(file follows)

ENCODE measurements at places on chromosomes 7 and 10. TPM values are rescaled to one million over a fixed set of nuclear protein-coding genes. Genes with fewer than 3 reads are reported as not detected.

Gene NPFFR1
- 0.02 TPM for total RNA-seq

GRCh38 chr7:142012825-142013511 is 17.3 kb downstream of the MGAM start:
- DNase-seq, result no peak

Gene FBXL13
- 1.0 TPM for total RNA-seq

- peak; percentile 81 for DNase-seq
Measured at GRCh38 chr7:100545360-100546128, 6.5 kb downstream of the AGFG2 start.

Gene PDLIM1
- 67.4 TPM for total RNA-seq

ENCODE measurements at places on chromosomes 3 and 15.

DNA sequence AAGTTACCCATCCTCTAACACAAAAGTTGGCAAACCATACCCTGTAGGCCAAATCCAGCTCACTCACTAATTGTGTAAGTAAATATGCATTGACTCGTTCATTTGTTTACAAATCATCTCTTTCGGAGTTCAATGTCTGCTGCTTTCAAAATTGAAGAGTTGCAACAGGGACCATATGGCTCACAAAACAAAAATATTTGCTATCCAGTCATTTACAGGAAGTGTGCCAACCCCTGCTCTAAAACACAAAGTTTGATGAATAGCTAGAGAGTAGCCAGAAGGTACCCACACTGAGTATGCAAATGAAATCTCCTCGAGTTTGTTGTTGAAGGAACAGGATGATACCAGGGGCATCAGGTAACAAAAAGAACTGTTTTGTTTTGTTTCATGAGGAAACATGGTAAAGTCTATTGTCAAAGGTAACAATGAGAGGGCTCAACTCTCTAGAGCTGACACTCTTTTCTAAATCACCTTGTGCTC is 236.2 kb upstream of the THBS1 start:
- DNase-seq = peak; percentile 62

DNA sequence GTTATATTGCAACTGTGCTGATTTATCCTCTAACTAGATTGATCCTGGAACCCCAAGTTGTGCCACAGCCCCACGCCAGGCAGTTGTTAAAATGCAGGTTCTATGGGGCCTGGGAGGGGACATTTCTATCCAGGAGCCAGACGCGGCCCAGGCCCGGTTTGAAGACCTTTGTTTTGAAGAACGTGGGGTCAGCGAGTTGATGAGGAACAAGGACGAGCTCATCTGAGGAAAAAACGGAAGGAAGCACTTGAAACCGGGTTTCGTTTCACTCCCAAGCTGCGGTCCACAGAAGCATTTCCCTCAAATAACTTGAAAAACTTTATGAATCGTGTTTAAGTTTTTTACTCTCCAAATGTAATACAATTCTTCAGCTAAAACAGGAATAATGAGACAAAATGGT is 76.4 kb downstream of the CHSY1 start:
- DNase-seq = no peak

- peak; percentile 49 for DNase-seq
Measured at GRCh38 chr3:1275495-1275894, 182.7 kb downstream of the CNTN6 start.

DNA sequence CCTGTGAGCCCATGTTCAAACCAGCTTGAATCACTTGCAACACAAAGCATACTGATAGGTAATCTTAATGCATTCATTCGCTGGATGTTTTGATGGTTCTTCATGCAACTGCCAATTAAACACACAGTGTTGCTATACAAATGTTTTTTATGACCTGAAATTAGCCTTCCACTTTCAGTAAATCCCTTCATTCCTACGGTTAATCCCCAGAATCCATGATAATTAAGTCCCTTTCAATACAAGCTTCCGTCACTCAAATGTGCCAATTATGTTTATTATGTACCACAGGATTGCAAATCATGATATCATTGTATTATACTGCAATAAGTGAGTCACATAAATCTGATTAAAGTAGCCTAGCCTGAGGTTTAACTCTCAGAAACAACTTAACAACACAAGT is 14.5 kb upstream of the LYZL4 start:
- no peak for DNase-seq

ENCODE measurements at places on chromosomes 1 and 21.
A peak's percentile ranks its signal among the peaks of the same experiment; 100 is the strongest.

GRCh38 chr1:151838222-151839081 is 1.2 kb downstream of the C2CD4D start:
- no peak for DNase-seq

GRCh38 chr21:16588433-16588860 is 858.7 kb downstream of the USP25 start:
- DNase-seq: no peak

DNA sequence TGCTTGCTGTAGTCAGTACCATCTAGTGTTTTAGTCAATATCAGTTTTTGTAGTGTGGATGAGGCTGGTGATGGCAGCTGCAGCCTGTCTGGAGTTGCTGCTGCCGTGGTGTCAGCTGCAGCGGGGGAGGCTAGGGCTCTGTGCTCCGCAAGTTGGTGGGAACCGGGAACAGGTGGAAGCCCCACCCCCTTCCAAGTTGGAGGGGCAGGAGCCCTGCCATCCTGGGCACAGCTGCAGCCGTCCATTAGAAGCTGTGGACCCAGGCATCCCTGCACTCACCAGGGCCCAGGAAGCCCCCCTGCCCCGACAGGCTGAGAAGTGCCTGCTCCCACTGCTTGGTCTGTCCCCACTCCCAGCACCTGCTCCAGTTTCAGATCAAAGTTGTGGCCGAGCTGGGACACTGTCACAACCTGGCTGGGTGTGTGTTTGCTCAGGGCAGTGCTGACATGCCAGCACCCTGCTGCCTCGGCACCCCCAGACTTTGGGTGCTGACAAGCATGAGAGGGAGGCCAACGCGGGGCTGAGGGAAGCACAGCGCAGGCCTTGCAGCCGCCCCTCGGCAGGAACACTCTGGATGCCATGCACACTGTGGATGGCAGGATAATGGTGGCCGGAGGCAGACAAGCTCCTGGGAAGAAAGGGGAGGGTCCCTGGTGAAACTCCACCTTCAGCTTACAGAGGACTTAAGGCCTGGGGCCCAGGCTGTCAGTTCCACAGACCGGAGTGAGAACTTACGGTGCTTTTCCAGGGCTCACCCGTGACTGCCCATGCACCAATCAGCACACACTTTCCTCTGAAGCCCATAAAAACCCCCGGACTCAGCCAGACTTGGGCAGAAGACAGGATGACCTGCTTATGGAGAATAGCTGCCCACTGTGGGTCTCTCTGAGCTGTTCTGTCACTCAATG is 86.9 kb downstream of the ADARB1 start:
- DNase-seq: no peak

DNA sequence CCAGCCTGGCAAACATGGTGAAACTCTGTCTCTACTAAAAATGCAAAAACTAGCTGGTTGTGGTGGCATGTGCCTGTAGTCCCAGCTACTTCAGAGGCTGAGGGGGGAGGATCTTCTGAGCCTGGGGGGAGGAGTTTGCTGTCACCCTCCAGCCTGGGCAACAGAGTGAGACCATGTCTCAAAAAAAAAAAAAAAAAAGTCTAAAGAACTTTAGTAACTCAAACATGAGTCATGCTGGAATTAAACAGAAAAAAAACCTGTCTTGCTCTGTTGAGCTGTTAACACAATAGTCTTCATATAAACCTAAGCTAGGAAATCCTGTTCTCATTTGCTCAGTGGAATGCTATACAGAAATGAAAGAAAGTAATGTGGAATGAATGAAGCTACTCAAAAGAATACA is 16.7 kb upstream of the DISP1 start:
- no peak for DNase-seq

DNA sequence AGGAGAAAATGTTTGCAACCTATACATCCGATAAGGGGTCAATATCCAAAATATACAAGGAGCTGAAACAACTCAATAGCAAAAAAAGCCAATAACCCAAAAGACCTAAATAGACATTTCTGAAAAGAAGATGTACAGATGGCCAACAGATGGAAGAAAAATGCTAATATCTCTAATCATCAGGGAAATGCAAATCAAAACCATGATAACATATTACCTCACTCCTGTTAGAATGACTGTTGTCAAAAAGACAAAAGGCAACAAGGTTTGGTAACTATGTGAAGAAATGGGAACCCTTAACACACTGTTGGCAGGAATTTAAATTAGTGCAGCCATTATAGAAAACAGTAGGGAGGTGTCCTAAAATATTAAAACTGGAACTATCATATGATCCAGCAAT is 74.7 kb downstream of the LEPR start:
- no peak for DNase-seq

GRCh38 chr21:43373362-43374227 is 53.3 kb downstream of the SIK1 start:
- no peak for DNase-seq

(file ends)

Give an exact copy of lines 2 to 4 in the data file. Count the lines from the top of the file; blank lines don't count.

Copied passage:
Gene NPFFR1
- 0.02 TPM for total RNA-seq

GRCh38 chr7:142012825-142013511 is 17.3 kb downstream of the MGAM start: